nytheatre.com review by Nathaniel Kressen
August 22, 2009
What a fantastic show! 666 is a "psycho visual comedy" conceived by the Spanish theater troupe Yllana that follows four death-row inmates through a series of irreverent episodes—some realistic and set within their shared prison cell, others downright farce (imagine two hanging bodies reviving one another to swing in rhythm to '80s rap music). Both styles of storytelling are performed impeccably. My only regret is that the show had to end.
We are brought into the non-speaking world of the play through our introduction to the four inmates. The characters are three bloodthirsty murderers and one innocent who is hopelessly out-of-place. The inmates eyeball the audience, each in turn selecting their victim and displaying how they would dismember him/her. When it comes time for the innocent to share, he is hopelessly inadequate. The others pressure him and he tries again, but still falls short of their standards. With his own life on the line he apologetically shrugs at the audience and proceeds to act out in great detail every act of violence or sexual force he can think of. The result? The others worry that they've been paired with a real nutcase.
This first interchange is only the tip of the iceberg for what's in store, but it sets the tone perfectly. 666 is a delightfully gratuitous adventure but its success does not hinge on cheap jokes. It's in the obvious skill and attention to detail of the show's performers and director.
Raul Cano, Fidel Fernandez, Joseph Michael O'Curneen, and Juan Ramos Toro are captivating storytellers. They perform such a wide range of emotions with such specificity that by the end of the performance it seems blasphemy that any show should have dialogue when so much can be done with a wink of an eye, a roll of a shoulder, or the swinging of an incredibly well-endowed prosthetic.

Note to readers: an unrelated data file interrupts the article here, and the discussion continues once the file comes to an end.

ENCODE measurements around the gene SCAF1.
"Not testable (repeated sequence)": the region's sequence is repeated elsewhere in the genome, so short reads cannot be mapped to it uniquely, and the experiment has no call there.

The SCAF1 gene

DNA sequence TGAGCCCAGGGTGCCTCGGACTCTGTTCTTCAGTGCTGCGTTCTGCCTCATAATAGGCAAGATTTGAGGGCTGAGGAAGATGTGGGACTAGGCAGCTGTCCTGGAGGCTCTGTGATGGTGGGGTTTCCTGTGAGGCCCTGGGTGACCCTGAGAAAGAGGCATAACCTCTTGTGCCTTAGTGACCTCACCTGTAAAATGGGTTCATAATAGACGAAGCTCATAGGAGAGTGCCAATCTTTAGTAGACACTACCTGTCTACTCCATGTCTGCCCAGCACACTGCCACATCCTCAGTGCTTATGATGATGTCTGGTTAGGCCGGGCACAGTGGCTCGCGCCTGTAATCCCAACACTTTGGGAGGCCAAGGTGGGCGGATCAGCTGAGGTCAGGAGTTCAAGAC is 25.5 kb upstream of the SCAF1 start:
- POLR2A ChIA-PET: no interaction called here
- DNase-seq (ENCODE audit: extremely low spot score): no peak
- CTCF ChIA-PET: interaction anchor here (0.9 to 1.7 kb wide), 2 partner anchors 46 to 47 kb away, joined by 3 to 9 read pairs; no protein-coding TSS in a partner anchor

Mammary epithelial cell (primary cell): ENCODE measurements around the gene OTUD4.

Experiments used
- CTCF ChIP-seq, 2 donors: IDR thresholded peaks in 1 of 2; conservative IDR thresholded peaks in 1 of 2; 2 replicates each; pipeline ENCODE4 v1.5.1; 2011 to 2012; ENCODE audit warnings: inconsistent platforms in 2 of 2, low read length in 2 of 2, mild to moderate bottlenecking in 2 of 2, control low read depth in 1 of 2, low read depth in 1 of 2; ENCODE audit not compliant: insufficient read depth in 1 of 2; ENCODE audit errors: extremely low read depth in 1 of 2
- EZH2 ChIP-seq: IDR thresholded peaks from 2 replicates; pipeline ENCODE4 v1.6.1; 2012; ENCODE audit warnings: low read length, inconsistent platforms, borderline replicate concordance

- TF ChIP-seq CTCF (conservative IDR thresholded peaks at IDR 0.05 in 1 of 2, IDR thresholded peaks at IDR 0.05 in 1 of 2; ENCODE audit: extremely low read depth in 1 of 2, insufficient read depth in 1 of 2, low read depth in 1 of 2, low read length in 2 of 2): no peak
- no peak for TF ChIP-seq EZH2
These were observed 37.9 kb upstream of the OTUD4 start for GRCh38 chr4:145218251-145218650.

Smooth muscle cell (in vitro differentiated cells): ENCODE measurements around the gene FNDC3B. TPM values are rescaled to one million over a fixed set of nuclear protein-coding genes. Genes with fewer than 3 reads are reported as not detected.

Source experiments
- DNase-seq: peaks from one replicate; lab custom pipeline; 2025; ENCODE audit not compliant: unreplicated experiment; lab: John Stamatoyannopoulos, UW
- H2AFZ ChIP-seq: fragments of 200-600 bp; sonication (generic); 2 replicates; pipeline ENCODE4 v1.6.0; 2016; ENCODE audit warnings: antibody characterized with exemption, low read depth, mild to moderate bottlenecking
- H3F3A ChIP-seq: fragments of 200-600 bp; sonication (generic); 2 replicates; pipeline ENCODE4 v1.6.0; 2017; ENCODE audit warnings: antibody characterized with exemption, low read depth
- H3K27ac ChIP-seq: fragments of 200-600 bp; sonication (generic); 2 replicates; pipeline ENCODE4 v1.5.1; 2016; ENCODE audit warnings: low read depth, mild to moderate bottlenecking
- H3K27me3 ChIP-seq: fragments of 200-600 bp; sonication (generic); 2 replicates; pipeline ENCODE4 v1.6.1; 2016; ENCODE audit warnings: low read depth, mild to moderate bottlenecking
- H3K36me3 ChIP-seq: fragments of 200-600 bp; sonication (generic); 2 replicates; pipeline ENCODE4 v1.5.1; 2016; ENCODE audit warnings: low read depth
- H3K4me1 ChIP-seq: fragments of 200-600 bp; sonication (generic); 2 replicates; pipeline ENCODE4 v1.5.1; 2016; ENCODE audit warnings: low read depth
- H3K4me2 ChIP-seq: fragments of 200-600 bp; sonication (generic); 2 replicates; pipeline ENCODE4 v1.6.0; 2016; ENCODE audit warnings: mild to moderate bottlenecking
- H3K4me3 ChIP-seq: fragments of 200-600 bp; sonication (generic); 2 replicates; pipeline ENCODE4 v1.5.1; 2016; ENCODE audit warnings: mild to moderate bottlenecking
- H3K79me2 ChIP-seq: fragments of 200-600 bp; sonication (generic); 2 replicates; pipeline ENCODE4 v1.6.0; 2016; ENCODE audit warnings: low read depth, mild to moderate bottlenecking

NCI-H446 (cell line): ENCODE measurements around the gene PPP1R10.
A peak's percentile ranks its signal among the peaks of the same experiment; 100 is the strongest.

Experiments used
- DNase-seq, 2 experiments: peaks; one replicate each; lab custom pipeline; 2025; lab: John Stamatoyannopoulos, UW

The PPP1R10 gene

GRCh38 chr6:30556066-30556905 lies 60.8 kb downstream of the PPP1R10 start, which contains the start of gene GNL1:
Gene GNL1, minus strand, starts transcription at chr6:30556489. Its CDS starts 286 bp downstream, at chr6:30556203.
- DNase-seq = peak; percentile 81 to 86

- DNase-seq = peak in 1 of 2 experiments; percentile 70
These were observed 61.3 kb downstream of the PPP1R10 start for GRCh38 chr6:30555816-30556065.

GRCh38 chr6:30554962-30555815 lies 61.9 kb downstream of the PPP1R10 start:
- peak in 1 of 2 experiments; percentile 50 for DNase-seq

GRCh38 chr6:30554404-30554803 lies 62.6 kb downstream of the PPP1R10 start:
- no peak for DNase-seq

The company of actors engages us in wildly different brands of comedy, and each performer has his own quirks that bring a wonderful variation to the storytelling. Raul Cano performs with the vigor of a little boy looking for approval, establishing a back-and-forth relationship with the audience early on and then capitalizing on it journey after journey. Fidel Fernandez shapes characters ruled by their own vices, and displays such an exaggerated picture of self-obsession that the audience is left in stitches. Joseph Michael O'Curneen focuses primarily on the animalistic physicality of each of his characters, truly milking the details for every possible ounce of comedy. And finally there is Juan Ramos Toro, a towering figure whose stature is manipulated to blindside us with wildly unexpected character choices.
In each of the show's episodes, director David Ottone is absolutely in control of the story he wants to tell and the method he wishes to tell it. Every interchange is timed perfectly. Every choice is fully realized. Every ounce of fat has been trimmed. The audience is brought on a bawdy tour-de-force that earned these words from my guest at the show: "Shows like this make me remember why theatre exists in the first place."
Wait in the long line outside the Minetta Lane Theater. This show is well worth it.